Luxembourg, 17 October 2013. The European Court of Justice (ECJ) today rejected arguments from the Council of the European Union that it should be able to keep secret which Member States make what proposals in negotiations on EU legislation.
This is the final ruling by the highest court in the EU, and represents the culmination of a long legal battle for greater transparency in the EU legislative process. The Council of the EU has consistently fought to defend its policy of releasing legislative drafting documents with the names of the member states tabling amendments blacked out.
The case for greater transparency was brought by Madrid-based information-access campaigner Access Info Europe, which seeks more open access to legislative documents. It was supported by the European Parliament.
The European Court of Justice rejected the Council’s arguments that it should be able to withhold information from the public in order to preserve the “effectiveness of the legislative decision-making process”. The ECJ confirmed that, “the mere fact that the request for disclosure was made at a very early stage in the legislative process was not sufficient to allow the application of that exception”.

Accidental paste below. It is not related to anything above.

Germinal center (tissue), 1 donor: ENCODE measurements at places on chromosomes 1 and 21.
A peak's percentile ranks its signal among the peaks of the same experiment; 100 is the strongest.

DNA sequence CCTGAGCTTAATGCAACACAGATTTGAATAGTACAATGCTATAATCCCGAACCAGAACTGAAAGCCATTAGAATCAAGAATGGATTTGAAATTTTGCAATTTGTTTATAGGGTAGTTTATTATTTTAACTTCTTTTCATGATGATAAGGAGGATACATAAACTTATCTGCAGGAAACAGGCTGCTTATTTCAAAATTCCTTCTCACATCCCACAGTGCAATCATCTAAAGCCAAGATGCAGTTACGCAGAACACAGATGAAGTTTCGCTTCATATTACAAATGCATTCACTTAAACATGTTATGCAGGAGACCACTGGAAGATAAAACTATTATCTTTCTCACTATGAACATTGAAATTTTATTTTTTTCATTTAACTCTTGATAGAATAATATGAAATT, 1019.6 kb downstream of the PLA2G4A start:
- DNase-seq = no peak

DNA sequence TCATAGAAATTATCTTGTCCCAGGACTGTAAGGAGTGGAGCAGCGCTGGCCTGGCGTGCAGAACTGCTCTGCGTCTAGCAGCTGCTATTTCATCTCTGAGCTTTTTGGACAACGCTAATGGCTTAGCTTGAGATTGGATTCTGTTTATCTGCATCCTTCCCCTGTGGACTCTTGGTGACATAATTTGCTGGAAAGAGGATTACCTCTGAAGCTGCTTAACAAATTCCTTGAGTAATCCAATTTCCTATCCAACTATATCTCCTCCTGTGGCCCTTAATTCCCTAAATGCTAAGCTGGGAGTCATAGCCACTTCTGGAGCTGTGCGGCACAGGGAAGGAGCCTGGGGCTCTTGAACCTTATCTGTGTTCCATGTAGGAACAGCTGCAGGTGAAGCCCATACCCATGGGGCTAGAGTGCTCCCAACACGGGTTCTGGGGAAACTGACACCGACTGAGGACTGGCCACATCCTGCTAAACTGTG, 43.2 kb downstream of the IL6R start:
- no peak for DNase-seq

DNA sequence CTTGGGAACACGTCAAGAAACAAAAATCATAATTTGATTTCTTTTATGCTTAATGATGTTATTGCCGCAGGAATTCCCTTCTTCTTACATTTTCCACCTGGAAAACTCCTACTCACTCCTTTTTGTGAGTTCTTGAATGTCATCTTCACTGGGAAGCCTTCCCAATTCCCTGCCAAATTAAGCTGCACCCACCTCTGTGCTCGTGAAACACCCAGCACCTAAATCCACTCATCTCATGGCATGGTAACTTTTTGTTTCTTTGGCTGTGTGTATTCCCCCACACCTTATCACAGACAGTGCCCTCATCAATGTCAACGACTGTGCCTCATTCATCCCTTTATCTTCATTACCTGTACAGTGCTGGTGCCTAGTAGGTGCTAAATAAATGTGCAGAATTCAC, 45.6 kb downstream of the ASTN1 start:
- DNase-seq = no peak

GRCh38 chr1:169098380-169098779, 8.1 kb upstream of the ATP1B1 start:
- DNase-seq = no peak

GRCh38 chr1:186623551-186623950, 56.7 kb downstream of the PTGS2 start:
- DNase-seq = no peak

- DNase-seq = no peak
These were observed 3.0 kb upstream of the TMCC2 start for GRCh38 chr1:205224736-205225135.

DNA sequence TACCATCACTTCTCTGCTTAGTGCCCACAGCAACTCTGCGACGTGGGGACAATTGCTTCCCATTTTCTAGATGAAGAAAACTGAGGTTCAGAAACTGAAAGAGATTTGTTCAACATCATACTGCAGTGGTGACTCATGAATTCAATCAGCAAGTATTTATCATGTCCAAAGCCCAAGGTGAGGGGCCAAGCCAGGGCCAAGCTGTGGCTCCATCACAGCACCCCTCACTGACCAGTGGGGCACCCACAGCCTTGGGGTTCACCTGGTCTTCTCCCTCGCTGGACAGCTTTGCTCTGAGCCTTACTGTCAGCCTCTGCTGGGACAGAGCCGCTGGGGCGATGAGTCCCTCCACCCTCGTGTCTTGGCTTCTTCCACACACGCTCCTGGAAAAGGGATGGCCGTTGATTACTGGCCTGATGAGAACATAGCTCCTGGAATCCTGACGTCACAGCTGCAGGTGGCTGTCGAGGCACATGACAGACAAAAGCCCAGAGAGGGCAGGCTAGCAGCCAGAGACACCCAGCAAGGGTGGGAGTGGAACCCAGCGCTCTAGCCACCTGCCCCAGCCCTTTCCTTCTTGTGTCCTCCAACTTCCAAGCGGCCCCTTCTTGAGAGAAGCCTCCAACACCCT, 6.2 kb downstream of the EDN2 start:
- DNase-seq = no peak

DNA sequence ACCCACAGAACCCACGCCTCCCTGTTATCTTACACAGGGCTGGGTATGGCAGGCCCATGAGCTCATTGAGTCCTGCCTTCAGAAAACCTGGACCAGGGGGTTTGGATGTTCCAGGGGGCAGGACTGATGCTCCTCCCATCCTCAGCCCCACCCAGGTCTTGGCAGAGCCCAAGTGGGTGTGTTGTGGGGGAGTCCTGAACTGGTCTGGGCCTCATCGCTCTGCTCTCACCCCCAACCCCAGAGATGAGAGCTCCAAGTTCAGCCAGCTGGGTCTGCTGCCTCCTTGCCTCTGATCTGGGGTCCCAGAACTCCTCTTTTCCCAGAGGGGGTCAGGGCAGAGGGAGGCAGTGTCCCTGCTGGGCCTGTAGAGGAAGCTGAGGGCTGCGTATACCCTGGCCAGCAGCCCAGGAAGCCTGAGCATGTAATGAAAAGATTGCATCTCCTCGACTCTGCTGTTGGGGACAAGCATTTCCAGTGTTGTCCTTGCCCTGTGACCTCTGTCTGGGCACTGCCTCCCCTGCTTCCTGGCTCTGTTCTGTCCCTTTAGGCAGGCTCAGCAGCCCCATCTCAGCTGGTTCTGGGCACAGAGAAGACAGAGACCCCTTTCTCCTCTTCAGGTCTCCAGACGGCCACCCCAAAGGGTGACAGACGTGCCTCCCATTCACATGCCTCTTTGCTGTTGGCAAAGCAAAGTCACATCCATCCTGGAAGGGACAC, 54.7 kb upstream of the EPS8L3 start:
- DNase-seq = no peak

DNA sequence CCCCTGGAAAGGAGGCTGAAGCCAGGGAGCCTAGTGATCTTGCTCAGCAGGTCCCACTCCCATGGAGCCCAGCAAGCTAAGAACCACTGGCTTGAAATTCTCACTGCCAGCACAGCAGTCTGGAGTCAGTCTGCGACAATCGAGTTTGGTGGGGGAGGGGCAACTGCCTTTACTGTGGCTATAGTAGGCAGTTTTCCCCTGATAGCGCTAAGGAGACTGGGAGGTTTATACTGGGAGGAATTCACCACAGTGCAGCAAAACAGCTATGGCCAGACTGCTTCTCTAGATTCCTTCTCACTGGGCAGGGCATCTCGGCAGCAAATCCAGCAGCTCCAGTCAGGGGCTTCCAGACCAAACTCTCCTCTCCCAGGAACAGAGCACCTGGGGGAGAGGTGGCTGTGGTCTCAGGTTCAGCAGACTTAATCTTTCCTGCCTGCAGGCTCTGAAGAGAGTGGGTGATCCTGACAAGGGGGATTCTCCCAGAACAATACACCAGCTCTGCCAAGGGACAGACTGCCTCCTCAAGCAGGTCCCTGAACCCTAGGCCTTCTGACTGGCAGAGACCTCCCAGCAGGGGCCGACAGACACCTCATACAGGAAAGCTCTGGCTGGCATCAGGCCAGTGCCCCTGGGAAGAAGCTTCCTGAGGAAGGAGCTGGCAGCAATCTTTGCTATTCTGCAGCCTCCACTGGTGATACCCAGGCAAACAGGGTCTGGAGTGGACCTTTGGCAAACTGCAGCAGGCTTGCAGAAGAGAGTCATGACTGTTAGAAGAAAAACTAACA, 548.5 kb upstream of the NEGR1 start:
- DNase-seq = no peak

“This is a significant victory for transparency and participatory democracy,” commented Helen Darbishire, Executive Director of Access Info Europe. “If the Council applies this ruling to all similar documents, this would finally provide a similar level of transparency at the EU level as one would normally find in national legislative processes.”
The ruling will make it easier for members of the public to understand what is going on in Brussels, Darbishire claims, and enable European national Parliaments to scrutinise the EU legislative process more effectively, in particular the positions taken by the different member states during negotiations.
She added, “We call on the Council to respect this ruling and to go a step further by henceforth proactively publishing documents containing legislative drafting positions of member states on the Council’s public register as soon as they are created, as this will allow the public to follow the decision making process.”
Helen Darbishire, Executive Director, Access Info Europe
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